Ohioans need stronger trespassing laws
Ohioans are increasingly voicing their concerns about the growing problem of trespassing.
Trespassers could be uninvited hunters/trappers/fishermen or could be the increasing cadre of illegal ATV riders that appear oblivious to personal property rights. Trespassers could be a contingent of many uninvited individuals traveling onto private property knowingly and willingly for various reasons without the landowners’ permission.
Thanks to the Ohio Farm Bureau, in 2009, Ohio’s All-Purpose Vehicle Law, Section 4519.47 of the revised code, made it easier to prosecute trespassers. The law allows landowners to take action against trespassers who damage property.
The legislation provides those who trespass on an ATV to face increased penalties and a “3rd strike and you’re out” provision that allows for the confiscation of their vehicle. ATVs are also required to display a visible license plate or number that would help law enforcement officials identify trespassers.
Permission is always required to hunt or fish on private property. Failure to obtain permission from the property owner results in trespassing. Ohio law requires hunters to obtain written permission from the landowner and to carry the permission form with them while on the property.
The Ohio Department of Natural Resources has forms available that are the preferred form for permission.
Knowingly entering land or property of another violates Ohio’s trespassing law, Section 2911.21. Enclosures and postings used to restrict access, such as signs and fences, must be respected. Failing to leave after being notified by the owner or coming in contact with posted signs is considered trespassing.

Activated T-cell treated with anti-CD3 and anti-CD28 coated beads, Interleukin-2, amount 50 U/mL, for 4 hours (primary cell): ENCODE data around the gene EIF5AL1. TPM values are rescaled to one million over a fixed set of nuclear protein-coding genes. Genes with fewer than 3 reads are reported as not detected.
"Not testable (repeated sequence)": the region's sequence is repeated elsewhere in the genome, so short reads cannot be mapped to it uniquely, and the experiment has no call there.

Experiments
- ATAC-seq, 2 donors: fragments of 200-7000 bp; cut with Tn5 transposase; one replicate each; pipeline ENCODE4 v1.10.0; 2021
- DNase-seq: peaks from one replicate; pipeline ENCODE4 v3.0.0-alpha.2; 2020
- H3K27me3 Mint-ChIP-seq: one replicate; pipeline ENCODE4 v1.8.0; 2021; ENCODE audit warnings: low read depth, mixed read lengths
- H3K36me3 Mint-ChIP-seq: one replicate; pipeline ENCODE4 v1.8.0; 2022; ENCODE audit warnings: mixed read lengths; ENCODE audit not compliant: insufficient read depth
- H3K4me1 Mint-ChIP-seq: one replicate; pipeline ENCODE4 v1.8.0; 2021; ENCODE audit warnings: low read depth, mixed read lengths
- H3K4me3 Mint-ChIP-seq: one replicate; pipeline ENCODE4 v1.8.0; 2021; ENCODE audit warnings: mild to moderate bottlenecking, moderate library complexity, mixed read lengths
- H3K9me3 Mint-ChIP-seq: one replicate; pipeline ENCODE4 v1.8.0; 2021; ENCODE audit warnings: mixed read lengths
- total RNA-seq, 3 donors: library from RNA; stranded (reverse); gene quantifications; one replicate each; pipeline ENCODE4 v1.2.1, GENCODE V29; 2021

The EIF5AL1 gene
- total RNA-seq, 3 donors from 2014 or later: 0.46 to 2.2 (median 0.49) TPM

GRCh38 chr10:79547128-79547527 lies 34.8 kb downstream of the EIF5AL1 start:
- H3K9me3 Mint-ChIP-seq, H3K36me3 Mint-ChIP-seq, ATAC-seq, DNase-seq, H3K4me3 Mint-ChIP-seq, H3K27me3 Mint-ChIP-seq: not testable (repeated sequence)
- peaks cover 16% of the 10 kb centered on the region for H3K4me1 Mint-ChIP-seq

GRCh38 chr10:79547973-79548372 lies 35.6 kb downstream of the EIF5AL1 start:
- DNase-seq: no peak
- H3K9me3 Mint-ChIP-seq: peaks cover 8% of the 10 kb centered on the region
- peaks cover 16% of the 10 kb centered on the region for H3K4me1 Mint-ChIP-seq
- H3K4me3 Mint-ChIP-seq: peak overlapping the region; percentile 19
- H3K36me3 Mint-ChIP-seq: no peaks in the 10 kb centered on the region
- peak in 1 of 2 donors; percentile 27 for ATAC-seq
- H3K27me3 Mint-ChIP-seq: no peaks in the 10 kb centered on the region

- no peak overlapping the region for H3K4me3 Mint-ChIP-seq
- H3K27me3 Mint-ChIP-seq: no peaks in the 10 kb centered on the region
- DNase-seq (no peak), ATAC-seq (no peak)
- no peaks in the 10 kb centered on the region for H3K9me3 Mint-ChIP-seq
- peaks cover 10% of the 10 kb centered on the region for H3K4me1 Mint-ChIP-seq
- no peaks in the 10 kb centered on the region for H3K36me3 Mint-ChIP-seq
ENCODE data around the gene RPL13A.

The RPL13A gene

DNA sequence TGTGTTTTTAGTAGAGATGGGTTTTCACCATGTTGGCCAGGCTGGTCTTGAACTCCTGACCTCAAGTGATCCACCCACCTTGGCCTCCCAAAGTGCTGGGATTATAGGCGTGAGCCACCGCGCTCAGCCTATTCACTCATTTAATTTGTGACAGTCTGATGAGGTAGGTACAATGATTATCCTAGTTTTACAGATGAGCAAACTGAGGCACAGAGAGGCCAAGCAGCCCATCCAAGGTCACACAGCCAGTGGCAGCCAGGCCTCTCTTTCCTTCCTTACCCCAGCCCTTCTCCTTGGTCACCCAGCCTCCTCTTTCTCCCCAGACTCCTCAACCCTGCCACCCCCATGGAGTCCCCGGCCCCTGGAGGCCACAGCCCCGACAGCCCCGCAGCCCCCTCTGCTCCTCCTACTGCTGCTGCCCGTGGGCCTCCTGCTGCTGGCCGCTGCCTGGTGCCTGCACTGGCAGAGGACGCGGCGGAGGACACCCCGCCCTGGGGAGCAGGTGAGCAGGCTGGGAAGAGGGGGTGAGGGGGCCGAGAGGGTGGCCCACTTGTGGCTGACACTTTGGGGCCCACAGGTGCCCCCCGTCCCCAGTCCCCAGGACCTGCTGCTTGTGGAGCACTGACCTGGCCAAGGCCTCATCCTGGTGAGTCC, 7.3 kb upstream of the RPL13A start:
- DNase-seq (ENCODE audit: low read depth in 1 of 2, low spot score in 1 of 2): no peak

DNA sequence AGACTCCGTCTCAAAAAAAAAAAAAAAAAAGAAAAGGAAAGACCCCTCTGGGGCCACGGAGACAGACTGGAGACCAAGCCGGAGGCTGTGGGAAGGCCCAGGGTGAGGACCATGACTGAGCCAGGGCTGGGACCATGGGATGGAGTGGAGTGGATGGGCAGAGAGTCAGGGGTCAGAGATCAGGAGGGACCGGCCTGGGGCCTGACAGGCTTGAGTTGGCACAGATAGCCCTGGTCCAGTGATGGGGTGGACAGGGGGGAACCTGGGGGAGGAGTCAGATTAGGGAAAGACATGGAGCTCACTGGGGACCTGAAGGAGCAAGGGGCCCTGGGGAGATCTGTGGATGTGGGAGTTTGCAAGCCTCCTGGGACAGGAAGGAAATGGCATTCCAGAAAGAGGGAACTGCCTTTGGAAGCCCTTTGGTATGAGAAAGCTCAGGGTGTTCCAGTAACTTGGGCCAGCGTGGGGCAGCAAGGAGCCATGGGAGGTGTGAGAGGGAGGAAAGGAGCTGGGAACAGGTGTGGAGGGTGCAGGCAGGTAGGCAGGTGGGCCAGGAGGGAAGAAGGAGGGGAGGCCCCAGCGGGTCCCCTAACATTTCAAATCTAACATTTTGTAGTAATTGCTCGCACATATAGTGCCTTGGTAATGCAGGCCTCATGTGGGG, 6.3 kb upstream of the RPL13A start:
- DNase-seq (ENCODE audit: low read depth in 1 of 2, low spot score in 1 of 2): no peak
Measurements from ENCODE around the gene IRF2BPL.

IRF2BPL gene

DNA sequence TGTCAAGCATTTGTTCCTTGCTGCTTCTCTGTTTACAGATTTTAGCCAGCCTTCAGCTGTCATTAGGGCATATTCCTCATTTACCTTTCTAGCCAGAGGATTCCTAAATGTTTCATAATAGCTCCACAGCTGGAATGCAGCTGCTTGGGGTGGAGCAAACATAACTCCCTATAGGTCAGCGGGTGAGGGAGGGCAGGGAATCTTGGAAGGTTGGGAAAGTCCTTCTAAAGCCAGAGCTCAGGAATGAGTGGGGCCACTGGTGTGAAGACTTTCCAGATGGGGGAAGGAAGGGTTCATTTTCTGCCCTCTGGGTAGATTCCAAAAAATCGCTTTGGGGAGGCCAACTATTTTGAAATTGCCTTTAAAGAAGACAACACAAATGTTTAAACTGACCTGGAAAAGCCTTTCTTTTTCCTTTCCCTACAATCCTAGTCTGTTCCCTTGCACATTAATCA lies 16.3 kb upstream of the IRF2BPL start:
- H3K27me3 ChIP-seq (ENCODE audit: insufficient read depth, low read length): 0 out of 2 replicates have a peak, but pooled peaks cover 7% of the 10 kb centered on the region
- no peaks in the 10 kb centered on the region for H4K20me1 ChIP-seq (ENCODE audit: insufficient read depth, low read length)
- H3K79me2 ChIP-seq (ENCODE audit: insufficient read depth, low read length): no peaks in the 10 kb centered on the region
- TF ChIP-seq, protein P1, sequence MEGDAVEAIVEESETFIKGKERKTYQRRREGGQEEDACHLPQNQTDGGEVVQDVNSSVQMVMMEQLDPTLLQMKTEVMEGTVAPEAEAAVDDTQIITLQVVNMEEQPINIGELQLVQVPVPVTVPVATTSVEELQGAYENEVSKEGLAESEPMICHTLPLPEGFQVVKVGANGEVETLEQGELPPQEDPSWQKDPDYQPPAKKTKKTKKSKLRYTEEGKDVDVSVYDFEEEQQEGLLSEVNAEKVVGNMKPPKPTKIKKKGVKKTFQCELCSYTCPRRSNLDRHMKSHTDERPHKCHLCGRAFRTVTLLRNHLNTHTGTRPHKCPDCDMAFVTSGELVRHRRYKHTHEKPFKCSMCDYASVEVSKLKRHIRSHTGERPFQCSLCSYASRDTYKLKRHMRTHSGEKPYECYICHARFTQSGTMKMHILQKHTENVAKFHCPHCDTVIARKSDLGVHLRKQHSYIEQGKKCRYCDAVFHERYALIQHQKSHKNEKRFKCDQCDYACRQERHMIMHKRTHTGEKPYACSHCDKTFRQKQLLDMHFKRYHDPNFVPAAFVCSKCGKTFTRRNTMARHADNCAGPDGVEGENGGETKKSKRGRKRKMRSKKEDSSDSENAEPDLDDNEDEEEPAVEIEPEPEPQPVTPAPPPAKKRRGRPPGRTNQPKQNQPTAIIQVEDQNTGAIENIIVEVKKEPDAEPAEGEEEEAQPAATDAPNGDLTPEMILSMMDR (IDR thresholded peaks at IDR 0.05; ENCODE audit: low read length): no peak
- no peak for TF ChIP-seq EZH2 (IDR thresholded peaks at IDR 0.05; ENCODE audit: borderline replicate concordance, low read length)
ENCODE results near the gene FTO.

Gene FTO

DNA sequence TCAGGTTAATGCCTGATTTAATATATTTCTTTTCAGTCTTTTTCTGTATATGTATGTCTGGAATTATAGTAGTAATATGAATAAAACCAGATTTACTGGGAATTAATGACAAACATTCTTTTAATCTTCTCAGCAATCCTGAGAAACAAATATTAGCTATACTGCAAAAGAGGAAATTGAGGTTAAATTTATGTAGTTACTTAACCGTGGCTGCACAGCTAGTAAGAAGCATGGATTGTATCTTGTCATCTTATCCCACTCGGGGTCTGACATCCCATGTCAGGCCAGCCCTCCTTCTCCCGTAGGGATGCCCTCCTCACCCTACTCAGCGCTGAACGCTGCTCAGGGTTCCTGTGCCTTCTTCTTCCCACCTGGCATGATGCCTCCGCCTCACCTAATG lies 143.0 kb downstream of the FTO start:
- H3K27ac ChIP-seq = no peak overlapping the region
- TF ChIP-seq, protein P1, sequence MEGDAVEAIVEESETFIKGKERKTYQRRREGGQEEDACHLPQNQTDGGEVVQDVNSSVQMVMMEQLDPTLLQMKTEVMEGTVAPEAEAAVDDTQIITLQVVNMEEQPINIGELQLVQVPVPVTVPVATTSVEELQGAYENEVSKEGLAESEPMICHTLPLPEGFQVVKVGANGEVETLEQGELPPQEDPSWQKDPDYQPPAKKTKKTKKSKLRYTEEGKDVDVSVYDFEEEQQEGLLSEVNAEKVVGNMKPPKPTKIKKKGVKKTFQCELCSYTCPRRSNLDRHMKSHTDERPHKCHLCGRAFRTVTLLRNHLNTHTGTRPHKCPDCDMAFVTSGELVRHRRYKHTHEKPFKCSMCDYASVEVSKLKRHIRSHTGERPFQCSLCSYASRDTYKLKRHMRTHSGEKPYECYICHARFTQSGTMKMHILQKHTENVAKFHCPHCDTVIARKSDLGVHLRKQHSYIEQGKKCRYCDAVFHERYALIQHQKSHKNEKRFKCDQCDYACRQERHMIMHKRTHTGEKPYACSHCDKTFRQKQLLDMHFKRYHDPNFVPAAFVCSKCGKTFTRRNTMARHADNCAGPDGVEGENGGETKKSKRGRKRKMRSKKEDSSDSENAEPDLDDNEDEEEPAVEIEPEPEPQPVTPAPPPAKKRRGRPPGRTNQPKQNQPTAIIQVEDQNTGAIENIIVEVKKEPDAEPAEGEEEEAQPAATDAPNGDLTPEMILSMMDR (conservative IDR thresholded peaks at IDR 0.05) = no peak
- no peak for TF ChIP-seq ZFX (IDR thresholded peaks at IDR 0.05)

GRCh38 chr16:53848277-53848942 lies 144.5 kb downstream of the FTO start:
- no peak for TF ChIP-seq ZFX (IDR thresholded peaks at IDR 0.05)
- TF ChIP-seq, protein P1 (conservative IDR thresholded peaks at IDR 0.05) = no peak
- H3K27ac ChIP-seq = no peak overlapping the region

Vacant property of any type or size is not an open invitation to trespassers for their unlimited use or any use — if you do not own it then stay off the property unless the landowner has given permission.
A common myth is that the property must be “posted” with “No Trespassing” or similar signs before a criminal trespass can occur. This is not so. A property owner is under no duty to “post” his/her property or to advise everyone that they are about to enter private property.
Rather, it is the duty of the hunter/fisherman/ATVer/APVer/other to know who owns the property upon which they are entering. A hunter or fisherman who enters property that he/she knows he does not have permission to enter is guilty of trespassing regardless of whether he knows who the actual owner of the property is.
Landowners have a full right to use their property for their own benefit and some landowners have paid considerable sums for that right. Landowners also pay property taxes, insurance and upkeep for use of their property and not for use by trespassers.
In my opinion, Ohio legislators should strengthen these laws and increase penalties against trespassers thereby protecting personal property rights of all Ohio landowners.